FOR IMMEDIATE RELEASE
2002-02-04

FOR FURTHER INFORMATION CONTACT
Mark S. Zaid, Esq.
(202) 785-3801

U.S. DISTRICT COURT RULES THAT WORLD WAR I GERMAN INVISIBLE INK FORMULAS MUST STILL REMAIN HIDDEN FROM THE PUBLIC

Decision Reflects Judicial Difficulties In Addressing Secrecy Vs. Openness Disputes

WASHINGTON, D.C. --

The Honorable Thomas Penfield Jackson of the U.S. District Court for the District of Columbia ruled today from the bench that the National Archives & Records Administration ("NARA"), acting at the behest of the Central Intelligence Agency ("CIA"), can withhold the six oldest U.S. classified documents currently in NARA's custody. The documents, which date between 1917-30, were sought by The James Madison Project ("JMP") in a 1998 lawsuit under the Freedom of Information Act and contain formulas for creating and detecting invisible ink, particularly those used by the German government during the Great War. JMP plans to appeal the decision to the U.S. Court of Appeals for the District of Columbia.

The lawsuit reflects the classic struggle in the battle between secrecy and openness. Judge Jackson noted that although he was sympathetic to the effort, as well as recalled that his childhood breakfast cereal contained the formula for invisible ink, he had no choice but to rule in favor of the CIA's position given that it stated sources and methods were at issue. Although the documents are nearly 100 years old, the CIA argued that the antiquated formulas and techniques were: "(1) currently viable for use by CIA agents; (2) building blocks for the CIA's more modern and sophisticated methods of using or detecting secret writing; (3) used to test current CIA secret writing systems for vulnerabilities; and (4) used to develop new formulas and techniques for secret writing."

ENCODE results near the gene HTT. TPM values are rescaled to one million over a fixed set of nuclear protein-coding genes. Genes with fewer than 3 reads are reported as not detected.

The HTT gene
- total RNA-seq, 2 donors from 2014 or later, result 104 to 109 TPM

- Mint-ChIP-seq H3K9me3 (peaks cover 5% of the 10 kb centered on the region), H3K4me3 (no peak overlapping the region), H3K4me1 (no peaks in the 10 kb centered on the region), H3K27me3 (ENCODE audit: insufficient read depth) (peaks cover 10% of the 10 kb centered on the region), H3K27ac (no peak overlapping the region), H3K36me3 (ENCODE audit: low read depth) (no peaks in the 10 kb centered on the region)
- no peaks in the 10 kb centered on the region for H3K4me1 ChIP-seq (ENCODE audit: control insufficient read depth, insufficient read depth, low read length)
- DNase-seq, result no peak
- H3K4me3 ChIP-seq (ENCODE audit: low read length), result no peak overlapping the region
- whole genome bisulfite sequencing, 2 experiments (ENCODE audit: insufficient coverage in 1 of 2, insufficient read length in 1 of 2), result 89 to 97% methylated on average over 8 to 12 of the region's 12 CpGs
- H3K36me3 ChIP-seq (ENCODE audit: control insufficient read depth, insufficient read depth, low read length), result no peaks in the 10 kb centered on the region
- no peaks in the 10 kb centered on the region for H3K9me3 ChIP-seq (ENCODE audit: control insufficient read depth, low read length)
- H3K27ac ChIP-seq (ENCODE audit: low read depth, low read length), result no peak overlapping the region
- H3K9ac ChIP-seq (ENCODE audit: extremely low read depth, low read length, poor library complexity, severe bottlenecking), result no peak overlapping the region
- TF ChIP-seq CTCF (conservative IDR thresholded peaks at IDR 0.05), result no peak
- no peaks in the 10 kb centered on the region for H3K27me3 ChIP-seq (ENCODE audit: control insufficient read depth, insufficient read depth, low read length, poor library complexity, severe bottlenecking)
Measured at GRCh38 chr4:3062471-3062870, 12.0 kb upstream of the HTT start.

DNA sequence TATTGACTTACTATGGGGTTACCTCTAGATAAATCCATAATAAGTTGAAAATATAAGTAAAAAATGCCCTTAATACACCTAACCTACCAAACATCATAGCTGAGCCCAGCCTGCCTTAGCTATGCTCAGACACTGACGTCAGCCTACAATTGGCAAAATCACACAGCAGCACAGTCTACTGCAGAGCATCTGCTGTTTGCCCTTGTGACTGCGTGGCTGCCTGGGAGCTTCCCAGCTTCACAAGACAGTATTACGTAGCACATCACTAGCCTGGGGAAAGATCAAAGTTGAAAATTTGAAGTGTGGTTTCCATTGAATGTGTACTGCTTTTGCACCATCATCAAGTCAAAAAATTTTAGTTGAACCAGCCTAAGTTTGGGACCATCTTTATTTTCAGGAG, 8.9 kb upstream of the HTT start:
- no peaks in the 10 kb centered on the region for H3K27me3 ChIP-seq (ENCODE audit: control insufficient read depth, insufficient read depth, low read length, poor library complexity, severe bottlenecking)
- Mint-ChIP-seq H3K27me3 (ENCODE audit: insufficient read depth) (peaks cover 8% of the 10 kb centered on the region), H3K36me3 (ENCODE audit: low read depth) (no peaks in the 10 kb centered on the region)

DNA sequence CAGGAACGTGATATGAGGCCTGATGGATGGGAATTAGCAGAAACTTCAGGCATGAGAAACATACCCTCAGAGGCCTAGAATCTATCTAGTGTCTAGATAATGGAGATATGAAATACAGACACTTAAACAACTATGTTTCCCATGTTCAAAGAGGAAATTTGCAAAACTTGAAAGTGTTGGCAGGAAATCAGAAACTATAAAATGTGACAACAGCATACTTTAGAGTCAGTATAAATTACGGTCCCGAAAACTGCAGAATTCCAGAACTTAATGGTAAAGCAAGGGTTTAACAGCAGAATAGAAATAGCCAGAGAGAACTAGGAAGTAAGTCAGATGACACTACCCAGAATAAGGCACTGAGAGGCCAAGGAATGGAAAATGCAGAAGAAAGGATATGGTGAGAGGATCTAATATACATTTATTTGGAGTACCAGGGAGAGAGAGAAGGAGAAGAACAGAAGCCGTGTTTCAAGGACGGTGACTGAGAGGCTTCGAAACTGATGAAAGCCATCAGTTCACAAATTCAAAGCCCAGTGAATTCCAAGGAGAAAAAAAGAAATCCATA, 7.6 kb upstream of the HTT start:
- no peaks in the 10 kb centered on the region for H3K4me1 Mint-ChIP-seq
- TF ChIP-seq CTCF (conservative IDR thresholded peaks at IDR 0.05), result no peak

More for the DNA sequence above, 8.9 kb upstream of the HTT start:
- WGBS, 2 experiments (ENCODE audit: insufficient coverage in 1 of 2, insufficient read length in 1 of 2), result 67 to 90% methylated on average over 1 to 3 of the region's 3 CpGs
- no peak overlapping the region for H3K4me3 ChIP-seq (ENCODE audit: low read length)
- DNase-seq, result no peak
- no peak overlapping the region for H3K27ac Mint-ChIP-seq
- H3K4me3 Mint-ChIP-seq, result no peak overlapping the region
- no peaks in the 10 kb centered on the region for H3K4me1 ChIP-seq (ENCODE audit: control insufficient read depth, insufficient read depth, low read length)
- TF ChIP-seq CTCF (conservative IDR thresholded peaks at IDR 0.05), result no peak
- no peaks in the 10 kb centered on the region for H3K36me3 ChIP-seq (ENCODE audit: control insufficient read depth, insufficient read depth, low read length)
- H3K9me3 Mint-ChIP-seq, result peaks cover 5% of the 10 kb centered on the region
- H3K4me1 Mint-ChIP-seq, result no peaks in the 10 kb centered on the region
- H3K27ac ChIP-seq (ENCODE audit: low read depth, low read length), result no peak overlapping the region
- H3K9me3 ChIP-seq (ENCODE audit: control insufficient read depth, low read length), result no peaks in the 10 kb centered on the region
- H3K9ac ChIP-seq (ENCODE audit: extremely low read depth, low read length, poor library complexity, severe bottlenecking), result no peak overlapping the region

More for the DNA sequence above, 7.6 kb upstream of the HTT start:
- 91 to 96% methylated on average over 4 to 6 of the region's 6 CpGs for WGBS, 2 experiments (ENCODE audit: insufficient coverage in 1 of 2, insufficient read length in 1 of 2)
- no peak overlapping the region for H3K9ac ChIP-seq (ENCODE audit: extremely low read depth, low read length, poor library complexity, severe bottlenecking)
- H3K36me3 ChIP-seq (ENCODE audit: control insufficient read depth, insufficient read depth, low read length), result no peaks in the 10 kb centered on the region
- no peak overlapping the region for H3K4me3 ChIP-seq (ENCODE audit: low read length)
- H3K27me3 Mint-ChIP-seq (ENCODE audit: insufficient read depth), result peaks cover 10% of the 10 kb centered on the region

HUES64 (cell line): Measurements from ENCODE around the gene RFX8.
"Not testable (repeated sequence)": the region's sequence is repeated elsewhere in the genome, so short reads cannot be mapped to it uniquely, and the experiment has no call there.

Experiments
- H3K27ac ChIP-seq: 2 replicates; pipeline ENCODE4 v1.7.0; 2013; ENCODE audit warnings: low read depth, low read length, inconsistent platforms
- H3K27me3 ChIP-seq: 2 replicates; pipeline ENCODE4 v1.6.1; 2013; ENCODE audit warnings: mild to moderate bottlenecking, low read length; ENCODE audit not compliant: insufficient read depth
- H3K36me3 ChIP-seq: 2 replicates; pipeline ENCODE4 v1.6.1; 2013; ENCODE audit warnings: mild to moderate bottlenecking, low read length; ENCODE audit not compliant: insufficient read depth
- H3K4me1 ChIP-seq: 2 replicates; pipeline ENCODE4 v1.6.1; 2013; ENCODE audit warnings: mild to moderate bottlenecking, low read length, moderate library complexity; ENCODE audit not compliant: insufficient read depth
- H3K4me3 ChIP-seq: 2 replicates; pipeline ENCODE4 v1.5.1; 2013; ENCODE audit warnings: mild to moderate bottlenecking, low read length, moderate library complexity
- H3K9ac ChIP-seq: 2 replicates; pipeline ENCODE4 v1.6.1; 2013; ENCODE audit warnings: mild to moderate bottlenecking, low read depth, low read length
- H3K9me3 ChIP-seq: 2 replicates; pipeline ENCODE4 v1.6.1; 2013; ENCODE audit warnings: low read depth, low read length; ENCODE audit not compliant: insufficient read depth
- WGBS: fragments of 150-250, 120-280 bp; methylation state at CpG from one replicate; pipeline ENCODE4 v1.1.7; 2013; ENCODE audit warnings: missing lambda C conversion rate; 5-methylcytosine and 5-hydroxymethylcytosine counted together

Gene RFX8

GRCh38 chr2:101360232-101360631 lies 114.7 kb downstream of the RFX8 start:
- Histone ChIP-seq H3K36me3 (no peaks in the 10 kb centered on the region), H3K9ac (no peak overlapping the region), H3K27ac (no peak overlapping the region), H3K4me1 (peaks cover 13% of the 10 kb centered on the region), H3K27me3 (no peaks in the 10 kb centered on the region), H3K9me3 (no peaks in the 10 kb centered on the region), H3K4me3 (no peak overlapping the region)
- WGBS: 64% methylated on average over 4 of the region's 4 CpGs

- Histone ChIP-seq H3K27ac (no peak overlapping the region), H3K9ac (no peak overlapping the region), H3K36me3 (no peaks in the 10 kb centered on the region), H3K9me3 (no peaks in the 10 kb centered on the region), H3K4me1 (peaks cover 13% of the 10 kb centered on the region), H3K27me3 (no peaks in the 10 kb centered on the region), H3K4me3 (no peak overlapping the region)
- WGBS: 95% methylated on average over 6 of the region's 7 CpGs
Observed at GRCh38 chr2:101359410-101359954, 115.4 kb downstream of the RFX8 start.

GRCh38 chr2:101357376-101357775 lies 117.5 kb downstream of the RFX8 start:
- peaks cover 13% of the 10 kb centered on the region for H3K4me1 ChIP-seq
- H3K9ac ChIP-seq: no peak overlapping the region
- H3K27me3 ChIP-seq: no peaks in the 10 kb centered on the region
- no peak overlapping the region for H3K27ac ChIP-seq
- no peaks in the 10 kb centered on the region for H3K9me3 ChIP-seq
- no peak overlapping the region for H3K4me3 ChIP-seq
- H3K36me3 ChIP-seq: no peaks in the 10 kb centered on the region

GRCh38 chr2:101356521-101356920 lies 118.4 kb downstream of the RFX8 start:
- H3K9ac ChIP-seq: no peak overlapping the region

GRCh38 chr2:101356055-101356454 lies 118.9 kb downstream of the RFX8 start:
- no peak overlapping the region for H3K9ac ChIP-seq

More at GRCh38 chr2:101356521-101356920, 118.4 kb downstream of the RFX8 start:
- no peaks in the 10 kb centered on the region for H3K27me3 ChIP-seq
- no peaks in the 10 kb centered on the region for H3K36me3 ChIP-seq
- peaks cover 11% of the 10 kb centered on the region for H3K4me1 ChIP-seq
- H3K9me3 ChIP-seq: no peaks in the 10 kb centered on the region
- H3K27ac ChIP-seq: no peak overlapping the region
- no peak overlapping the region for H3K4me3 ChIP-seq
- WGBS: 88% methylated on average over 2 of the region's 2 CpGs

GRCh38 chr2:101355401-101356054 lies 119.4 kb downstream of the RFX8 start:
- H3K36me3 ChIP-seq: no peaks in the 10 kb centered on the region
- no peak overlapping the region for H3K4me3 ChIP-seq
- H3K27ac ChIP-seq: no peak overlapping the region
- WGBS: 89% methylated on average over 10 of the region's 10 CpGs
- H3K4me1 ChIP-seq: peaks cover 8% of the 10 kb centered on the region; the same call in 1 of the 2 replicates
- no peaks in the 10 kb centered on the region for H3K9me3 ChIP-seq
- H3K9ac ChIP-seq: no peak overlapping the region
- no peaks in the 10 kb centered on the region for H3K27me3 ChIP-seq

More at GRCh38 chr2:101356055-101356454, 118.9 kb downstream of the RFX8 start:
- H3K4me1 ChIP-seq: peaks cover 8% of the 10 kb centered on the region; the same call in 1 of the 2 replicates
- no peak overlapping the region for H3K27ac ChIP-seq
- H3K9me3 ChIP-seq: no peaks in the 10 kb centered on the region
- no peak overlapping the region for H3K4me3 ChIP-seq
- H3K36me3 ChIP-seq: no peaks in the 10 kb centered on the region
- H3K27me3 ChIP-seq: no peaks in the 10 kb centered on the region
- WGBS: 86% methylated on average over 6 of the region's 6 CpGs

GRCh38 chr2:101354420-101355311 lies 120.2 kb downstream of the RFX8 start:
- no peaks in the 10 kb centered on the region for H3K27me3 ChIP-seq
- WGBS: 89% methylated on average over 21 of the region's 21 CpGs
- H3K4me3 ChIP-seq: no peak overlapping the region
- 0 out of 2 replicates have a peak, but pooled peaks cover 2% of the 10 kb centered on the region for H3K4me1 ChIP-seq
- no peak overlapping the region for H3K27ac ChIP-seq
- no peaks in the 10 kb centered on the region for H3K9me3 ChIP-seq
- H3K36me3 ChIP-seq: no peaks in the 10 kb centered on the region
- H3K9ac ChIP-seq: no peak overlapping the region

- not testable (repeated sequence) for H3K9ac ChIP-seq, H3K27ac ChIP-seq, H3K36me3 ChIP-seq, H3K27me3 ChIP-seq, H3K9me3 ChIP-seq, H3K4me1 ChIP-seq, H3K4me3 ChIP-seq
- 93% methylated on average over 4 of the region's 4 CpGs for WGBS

"We're obviously disappointed with the court's decision. The CIA's refusal to release such historical information denigrates its credibility in withholding information that truly must remain secret. It may as well classify the periodic table," said Mark S. Zaid, JMP's Executive Director. Zaid added that the documents were created by foreign governments no longer in existence or federal agencies, such as the U.S. Postal Inspection Service, that have no classification authority and even previously published the same information.

The lawsuit was specifically brought to illustrate the absurdity of the classification system. The Commission on Protecting and Reducing Government Secrecy, a bi-partisan entity chaired by then-Senator Daniel Patrick Moynihan, concluded in 1997 that "[t]he best way to ensure that secrecy is respected, and that the most important secrets remain secret, is for secrecy to be returned to its limited but necessary role. Secrets can be protected more effectively if secrecy is reduced overall."

JMP is a Washington, D.C.-based non-profit organization with the primary purpose of reducing secrecy and promoting government accountability. It organizes educational events on issues relating to intelligence gathering and operations, secrecy policies, and national security. More information concerning JMP, as well as copies of some of the pleadings in this litigation, can be found at its website at www.jamesmadisonproject.org.

The case is The James Madison Project v. National Archives & Records Administration, Civil Action No. 98-2737 (D.D.C.)(TPJ).